She Was About to Quit Acting. Then She Got the Role of a Lifetime.

This was less a gush and more a righteous roar of approval, however, with critics cheering that a secret star of British theater — so chameleonic that she’d gone underrecognized for over a decade — had finally smashed into success. The play, which originated at the National Theater, in a coproduction with Headlong, duly transferred to the West End.


Denise Gough, left, and Barbara Marten in “People, Places & Things,” Duncan MacMillan’s play about an actress struggling with addiction.

Johan Persson

But success came only just in time: If Ms. Gough hadn’t gotten the part, she was going to quit acting altogether. She’d had a year without any work, and was broke.

Over a recent lunch in a West London brasserie where she makes a joke of ostentatiously ordering lobster pasta, she’s able to laugh at how far she’s come. “I can’t believe it,” she said. “It’s completely nuts.”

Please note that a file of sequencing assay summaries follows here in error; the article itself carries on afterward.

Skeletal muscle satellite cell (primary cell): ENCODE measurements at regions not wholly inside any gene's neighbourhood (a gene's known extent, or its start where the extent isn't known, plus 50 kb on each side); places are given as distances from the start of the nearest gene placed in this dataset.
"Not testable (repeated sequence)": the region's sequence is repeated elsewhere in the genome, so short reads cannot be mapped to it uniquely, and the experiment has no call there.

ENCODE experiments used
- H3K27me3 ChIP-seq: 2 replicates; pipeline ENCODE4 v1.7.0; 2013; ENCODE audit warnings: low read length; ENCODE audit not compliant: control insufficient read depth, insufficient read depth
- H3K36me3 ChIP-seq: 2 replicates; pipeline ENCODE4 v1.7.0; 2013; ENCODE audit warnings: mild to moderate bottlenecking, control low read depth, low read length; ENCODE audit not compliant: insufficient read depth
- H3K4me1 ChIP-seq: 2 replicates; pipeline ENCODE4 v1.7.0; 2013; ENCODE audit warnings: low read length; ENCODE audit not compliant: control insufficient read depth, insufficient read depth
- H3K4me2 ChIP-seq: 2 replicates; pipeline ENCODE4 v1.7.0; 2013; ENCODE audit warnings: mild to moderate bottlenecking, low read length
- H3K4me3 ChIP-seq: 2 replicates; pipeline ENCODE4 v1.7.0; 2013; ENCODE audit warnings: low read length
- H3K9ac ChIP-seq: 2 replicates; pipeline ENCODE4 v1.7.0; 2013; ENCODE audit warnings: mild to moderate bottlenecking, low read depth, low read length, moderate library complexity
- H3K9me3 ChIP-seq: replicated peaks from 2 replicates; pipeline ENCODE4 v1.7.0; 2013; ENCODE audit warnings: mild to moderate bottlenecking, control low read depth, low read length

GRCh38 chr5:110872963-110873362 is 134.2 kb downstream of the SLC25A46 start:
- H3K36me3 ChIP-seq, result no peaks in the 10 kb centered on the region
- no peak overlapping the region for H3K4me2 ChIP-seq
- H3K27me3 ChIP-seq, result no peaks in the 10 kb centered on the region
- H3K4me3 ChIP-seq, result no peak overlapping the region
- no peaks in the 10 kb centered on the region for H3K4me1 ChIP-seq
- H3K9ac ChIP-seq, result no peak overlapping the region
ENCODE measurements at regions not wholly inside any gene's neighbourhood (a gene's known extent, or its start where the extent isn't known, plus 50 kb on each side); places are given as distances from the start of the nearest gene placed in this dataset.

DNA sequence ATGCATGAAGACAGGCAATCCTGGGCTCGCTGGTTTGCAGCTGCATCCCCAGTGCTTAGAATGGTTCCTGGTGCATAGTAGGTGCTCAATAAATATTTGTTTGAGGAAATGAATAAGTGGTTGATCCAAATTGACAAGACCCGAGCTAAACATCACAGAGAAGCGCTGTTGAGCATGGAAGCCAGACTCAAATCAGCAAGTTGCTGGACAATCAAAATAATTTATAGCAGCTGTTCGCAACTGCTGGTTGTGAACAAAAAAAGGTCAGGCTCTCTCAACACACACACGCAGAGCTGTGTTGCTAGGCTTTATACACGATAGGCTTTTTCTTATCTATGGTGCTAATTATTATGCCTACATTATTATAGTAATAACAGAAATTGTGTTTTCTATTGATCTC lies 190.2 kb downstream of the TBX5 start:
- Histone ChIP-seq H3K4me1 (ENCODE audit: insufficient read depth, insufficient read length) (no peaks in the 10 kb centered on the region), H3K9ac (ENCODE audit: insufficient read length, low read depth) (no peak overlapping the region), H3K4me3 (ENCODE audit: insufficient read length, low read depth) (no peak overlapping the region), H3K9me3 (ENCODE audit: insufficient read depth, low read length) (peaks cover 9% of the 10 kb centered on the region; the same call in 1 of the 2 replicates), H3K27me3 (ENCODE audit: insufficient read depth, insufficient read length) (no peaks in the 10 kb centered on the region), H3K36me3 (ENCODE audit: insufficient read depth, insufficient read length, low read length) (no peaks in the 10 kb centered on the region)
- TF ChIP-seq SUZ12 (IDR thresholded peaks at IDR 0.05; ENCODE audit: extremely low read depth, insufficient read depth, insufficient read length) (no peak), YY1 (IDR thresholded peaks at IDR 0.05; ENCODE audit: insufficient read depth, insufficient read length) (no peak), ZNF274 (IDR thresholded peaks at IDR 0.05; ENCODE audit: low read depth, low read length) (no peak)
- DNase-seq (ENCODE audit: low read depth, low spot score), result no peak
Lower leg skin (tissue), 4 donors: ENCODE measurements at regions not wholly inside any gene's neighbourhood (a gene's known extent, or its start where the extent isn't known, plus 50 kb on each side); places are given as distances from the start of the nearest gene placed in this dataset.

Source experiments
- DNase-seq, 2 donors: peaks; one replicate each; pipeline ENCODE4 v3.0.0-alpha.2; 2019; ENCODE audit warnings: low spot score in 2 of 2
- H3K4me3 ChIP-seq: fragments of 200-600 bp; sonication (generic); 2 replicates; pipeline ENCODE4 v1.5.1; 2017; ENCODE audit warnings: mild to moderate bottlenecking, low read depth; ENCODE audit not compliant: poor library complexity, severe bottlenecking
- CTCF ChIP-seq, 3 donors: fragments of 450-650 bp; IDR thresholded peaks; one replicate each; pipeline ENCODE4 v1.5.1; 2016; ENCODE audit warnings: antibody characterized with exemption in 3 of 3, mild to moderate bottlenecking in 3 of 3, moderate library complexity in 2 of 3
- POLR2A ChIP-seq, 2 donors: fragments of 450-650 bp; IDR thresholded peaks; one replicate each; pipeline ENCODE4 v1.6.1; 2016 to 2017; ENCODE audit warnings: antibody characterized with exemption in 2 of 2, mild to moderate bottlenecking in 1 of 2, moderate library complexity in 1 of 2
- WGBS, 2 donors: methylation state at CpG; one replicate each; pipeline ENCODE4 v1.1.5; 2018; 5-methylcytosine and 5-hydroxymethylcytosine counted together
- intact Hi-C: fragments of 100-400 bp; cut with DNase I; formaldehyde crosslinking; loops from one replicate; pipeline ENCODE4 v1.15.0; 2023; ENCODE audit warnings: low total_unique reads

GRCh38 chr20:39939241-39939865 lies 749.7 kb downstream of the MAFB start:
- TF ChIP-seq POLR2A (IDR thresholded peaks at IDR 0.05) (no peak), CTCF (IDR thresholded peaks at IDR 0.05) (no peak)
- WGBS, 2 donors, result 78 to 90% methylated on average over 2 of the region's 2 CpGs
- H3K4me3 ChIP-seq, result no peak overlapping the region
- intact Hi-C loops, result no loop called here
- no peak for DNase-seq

Ms. Gough (it rhymes with cough), who’s lived in London since she was a teenager, is great company, her chat as quick and flashing as those very blue eyes. She clearly doesn’t suffer fools, and enjoys pricking actorly pretensions. (“I like to shout ‘Macbeth’ a lot.”) Yet beneath the expletive-riddled sarcasm dwells a spiritual belief that the universe is unfolding as it should; she rejected Catholicism, but retains some “faith in a higher power — something very personal to me.”

So when it came to Emma, she had a sense that it was meant to be. “People will laugh, but I feel like the characters find me,” she said. “The ones I’m supposed to play, I’m going to play.”

She still busted a gut to get it, however, even snorting a line of icing sugar when auditioning. “It was one of those mythic auditions,”…

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